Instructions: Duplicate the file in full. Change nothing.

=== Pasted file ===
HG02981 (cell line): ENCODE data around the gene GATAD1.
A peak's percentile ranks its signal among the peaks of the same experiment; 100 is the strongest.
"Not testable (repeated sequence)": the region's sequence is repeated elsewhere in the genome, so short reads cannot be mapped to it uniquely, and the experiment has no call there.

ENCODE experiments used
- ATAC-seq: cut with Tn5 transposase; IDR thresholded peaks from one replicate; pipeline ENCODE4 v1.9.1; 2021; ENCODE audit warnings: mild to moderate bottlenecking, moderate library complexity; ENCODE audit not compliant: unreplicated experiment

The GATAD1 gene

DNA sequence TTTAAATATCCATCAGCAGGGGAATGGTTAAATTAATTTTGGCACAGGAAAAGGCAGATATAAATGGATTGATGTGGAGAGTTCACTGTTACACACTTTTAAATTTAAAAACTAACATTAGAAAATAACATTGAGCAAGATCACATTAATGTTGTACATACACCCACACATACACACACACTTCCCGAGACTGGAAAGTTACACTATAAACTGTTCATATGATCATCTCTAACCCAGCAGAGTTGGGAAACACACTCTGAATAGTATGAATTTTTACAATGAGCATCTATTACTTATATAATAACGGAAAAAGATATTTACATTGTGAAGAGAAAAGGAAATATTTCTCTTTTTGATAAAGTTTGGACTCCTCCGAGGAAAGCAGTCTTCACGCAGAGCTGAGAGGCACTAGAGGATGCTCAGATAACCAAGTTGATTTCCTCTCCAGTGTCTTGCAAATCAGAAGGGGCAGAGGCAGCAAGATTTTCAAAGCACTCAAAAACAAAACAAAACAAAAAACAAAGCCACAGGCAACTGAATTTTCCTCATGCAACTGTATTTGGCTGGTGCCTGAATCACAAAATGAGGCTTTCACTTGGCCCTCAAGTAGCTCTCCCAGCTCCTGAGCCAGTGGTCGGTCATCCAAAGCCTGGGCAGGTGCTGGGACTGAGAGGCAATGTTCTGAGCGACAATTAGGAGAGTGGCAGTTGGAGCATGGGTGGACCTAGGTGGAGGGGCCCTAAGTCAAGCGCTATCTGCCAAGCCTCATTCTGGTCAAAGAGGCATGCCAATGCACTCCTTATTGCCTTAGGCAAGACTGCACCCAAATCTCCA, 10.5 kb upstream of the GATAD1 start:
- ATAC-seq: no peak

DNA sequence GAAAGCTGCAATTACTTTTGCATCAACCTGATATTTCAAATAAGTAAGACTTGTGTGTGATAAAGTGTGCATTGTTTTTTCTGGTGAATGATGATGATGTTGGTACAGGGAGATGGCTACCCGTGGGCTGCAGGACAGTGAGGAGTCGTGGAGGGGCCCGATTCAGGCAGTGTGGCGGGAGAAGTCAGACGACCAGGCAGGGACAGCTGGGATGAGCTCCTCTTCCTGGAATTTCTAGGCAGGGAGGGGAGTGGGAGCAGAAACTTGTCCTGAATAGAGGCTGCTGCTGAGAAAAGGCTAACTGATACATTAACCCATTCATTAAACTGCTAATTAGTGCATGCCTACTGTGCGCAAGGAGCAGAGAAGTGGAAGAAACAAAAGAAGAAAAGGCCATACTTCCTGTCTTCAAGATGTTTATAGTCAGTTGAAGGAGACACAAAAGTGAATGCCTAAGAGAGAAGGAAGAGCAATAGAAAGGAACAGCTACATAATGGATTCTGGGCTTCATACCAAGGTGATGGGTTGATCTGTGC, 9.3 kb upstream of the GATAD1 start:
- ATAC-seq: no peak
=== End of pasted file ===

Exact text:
HG02981 (cell line): ENCODE data around the gene GATAD1.
A peak's percentile ranks its signal among the peaks of the same experiment; 100 is the strongest.
"Not testable (repeated sequence)": the region's sequence is repeated elsewhere in the genome, so short reads cannot be mapped to it uniquely, and the experiment has no call there.

ENCODE experiments used
- ATAC-seq: cut with Tn5 transposase; IDR thresholded peaks from one replicate; pipeline ENCODE4 v1.9.1; 2021; ENCODE audit warnings: mild to moderate bottlenecking, moderate library complexity; ENCODE audit not compliant: unreplicated experiment

The GATAD1 gene

DNA sequence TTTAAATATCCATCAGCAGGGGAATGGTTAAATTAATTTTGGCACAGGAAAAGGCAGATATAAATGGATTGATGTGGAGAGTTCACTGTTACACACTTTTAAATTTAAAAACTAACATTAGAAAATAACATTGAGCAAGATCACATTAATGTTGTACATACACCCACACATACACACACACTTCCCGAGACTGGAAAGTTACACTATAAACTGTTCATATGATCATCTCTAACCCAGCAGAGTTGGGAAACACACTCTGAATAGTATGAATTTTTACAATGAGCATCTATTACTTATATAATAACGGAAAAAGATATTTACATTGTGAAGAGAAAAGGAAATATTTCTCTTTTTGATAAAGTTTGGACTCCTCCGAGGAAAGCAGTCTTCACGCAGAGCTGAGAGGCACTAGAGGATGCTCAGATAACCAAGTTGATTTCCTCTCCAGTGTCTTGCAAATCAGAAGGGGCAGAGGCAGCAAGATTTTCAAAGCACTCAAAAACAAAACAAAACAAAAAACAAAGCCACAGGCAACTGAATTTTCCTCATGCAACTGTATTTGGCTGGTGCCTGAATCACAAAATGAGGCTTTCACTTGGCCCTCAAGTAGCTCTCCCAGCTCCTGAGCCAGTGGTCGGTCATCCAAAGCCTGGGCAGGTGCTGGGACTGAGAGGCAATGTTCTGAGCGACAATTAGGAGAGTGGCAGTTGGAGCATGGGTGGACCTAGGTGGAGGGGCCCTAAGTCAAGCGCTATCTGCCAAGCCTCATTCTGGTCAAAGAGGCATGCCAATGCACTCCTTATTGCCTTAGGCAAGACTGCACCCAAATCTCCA, 10.5 kb upstream of the GATAD1 start:
- ATAC-seq: no peak

DNA sequence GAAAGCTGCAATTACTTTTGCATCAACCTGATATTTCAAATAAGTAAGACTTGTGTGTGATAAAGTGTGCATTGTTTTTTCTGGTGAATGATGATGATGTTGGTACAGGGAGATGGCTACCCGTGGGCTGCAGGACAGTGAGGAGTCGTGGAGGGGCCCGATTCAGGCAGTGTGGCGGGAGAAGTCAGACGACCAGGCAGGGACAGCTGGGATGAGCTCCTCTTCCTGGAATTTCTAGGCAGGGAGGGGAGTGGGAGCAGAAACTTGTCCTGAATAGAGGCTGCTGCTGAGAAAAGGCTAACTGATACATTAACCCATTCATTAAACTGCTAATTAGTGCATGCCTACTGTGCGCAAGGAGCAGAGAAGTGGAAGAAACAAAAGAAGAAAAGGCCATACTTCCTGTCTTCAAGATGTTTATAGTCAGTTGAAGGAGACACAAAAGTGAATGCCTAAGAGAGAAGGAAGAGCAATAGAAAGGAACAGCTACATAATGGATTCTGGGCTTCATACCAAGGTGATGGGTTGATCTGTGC, 9.3 kb upstream of the GATAD1 start:
- ATAC-seq: no peak